Felix Jones believes Joe Schmidt is right to delay the promotion of youngsters such as Garry Ringrose into the senior Test ranks.
The absence of Ringrose from the Ireland Six Nations squad was met with some disappointment by segments of the rugby community, after the Leinster centre’s star turns with Leo Cullen’s side this season and it re-enforced a perception that Irish rugby is slow in general to give youth its head.
There have been certain exceptions to that rule.
Brian O’Driscoll and Gordon D’Arcy were both chucked into the elite game as youngsters, Luke Fitzgerald had just turned 20 when he first played for his country and Robbie Henshaw was four days short of that mark when picked against the USA three summers ago.
Yet, it is hardly surprising that a player who was forced to retire early from the game due to a serious neck injury suggests that youngsters concentrate on stepping stones such as the U20s grade in which Ringrose appeared for Ireland last year.
“There’s always guys coming through and I think it’s probably better for guys’ development, in a lot of ways, for the majority of people to go through a process of getting there,” said Jones who was announcing Electric Ireland’s sponsorship of the U20 Six Nations home games in Donnybrook.
“Never say never, of course not. But, when you consider it, (the U20s) is a launching pad. You look at how Garry (Ringrose) did during that campaign last year and now what he’s doing in the Pro12 and in Europe. It was an ideal platform for him.”
It was the U20s grade that allowed Jones — and many others — break into the senior game as the 28-year-old was a member of perhaps the best Irish side to play at the grade in modern times and one that claimed a Grand Slam title in 2007.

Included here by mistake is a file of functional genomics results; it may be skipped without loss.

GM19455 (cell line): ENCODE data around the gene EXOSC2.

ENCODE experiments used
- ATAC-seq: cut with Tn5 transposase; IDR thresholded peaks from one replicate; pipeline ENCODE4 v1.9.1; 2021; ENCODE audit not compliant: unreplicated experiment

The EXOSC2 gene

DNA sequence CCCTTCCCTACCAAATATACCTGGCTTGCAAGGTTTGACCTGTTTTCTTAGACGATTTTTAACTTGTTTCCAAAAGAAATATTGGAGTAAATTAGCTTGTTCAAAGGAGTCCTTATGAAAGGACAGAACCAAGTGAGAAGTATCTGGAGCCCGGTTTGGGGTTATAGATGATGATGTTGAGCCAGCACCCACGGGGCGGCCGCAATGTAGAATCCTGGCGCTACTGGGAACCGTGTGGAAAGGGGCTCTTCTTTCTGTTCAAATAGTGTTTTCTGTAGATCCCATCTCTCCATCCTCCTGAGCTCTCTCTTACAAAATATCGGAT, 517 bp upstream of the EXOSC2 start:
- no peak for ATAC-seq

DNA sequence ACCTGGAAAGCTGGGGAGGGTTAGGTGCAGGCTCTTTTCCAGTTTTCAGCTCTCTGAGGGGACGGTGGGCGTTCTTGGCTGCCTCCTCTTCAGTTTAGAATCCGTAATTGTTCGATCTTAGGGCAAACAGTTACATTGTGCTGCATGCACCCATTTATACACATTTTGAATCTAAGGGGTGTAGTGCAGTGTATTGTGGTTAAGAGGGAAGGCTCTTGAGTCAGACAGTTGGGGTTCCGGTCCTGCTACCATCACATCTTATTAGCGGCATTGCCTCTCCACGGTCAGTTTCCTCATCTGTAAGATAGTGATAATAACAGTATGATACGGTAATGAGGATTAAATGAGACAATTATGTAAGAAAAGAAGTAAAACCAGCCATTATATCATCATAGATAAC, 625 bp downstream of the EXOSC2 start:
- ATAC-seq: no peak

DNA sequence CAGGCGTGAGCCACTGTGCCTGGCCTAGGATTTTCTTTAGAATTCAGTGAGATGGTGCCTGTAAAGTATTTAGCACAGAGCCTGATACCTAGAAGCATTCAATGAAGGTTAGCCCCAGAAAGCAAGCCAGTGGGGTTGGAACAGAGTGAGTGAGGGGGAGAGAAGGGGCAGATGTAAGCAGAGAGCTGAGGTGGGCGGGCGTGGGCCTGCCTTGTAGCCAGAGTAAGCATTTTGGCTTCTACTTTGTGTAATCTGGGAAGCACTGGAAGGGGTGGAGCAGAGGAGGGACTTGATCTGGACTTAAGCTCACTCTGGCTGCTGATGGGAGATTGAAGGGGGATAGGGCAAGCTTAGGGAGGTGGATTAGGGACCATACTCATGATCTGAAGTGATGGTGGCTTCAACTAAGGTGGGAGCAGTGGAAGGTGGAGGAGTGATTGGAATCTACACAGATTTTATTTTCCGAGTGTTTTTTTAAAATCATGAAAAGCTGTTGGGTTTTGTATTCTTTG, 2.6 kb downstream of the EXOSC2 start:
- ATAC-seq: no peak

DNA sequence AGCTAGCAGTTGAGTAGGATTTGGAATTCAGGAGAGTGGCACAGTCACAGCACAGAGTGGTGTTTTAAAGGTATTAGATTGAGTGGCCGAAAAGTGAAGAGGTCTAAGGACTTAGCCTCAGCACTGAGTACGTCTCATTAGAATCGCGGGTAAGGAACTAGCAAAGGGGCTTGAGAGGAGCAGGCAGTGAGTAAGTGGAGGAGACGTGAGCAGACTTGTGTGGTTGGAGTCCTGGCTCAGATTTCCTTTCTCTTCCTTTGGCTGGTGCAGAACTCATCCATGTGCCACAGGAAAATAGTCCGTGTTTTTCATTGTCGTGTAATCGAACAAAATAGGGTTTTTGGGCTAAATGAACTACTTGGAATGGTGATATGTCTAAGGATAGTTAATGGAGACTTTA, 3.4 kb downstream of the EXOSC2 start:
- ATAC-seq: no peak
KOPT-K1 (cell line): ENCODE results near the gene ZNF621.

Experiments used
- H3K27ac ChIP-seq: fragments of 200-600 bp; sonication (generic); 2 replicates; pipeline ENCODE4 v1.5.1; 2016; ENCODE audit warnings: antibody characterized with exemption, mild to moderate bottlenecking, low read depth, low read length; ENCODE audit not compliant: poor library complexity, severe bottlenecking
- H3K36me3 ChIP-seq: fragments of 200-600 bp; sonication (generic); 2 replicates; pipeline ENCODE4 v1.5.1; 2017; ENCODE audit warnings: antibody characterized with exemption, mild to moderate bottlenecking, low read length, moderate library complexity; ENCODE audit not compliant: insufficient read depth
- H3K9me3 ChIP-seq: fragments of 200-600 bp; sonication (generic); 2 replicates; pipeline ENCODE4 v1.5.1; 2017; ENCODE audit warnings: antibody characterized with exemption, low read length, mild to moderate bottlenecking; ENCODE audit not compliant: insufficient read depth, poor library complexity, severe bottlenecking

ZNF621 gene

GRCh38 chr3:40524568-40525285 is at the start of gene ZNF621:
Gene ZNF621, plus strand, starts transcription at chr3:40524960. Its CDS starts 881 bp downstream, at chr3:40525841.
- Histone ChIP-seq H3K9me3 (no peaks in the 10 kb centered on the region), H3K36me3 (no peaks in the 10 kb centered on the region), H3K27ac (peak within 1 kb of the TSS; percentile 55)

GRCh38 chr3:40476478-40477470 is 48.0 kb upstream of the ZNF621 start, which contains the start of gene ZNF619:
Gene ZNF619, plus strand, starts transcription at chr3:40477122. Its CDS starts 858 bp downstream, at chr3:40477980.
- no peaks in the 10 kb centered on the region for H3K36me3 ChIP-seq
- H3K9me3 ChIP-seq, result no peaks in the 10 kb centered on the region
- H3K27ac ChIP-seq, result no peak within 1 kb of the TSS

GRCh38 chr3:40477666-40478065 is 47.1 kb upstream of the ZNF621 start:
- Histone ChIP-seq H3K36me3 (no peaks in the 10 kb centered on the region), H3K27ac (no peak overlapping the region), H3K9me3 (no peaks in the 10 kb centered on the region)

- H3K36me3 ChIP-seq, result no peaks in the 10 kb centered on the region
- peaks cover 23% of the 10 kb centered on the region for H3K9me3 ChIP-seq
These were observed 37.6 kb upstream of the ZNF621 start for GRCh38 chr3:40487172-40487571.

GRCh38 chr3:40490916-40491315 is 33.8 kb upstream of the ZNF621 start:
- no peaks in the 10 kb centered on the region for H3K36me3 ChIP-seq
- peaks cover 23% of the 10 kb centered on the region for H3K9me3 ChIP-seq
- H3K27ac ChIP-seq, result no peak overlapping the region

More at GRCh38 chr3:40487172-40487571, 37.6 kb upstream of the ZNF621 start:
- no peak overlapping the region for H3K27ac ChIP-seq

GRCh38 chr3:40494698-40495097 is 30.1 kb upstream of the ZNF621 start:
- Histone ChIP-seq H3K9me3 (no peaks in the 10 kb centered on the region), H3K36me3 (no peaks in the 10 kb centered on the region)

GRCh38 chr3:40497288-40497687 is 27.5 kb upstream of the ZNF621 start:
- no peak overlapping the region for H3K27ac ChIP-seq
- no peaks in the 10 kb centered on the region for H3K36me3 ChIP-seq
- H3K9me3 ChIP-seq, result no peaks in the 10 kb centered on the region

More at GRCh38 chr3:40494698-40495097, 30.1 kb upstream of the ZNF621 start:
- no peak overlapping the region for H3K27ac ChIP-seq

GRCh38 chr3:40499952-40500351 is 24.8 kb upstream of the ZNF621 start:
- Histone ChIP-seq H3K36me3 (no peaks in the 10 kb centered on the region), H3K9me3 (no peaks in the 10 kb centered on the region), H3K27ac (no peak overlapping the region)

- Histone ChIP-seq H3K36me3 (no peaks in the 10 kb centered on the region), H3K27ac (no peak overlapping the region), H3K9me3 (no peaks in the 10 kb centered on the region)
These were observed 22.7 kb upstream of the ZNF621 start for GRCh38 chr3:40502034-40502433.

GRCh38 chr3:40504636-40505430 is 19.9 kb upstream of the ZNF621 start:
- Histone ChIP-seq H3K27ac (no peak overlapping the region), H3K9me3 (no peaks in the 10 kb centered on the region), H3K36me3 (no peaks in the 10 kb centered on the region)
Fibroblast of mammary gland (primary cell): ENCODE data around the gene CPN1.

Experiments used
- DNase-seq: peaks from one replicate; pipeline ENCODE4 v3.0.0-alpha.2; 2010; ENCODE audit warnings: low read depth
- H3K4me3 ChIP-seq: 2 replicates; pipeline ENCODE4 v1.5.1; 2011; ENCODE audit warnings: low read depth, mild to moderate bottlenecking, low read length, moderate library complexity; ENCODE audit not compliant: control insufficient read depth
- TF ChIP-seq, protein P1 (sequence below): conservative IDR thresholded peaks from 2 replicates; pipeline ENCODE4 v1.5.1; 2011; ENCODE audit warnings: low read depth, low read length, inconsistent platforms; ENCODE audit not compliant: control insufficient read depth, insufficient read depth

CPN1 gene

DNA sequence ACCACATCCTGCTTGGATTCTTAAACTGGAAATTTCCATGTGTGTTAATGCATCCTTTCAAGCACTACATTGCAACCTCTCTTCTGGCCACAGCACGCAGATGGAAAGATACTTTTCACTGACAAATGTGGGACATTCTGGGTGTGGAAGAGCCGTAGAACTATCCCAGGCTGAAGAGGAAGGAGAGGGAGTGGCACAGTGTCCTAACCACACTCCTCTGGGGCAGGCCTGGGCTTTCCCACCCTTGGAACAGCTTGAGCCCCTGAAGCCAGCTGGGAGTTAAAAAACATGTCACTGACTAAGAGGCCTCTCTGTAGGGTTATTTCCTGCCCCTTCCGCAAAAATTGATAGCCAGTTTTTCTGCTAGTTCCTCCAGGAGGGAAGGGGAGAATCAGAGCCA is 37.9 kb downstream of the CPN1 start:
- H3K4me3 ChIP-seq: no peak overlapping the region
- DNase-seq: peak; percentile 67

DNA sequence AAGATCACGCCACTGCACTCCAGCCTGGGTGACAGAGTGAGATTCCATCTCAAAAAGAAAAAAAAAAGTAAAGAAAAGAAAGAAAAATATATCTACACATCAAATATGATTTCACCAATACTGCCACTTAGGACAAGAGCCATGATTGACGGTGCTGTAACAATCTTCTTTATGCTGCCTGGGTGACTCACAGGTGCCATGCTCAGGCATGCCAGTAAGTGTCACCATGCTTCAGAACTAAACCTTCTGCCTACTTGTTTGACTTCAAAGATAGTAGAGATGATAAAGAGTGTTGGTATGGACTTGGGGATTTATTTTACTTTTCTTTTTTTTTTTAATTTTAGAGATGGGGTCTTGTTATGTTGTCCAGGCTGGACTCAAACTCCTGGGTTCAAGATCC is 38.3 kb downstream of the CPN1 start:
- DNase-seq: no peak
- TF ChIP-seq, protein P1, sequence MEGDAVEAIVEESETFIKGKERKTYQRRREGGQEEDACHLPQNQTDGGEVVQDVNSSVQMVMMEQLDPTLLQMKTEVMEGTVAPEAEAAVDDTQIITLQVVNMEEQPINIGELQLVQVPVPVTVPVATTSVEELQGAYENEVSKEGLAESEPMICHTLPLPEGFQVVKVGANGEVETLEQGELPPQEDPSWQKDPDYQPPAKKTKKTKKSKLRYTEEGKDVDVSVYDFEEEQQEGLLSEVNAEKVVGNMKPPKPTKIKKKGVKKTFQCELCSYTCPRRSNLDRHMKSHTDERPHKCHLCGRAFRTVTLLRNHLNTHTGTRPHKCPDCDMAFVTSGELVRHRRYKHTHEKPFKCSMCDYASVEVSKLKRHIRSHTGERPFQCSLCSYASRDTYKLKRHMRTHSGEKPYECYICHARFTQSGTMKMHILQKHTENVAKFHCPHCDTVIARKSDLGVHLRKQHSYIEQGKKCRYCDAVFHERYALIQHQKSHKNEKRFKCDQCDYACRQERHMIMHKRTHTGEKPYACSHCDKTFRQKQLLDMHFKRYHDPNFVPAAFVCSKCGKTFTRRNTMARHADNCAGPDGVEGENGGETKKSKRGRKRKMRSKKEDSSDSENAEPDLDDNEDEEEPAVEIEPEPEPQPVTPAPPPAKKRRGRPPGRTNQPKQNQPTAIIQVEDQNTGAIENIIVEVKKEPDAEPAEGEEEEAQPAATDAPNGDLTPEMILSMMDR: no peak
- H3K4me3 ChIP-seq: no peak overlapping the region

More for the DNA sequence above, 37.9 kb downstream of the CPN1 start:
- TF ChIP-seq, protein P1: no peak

Keith Earls, Sean O’Brien, Ian Keatley, Cian Healy and Darren Cave were just some of those who built a successful professional career with the help of that campaign though Jones is currently coming to terms with life outside the game after his enforced retirement in October.
Currently pursuing a Masters in sports psychology at the University of Limerick, he has kept his hand in with Munster in an unofficial role. Most of his time seems to be spent in the video room after what he admitted was a “pretty shocking” and sudden end to his career.
“It’s obviously a massive change with how you go about your day even,” he explained. “Before, things are so prescribed. Wear this, be here then. Huge shock there. Probably the biggest difference I found was even things like eating.
“I’d always be driving around the place thinking ‘I better eat something quickly to look after myself.’ Where now I’m kind of, I still want to eat good food, but the gaps between having your meals. I know that sounds ridiculous but it’s one of the strangest things.”
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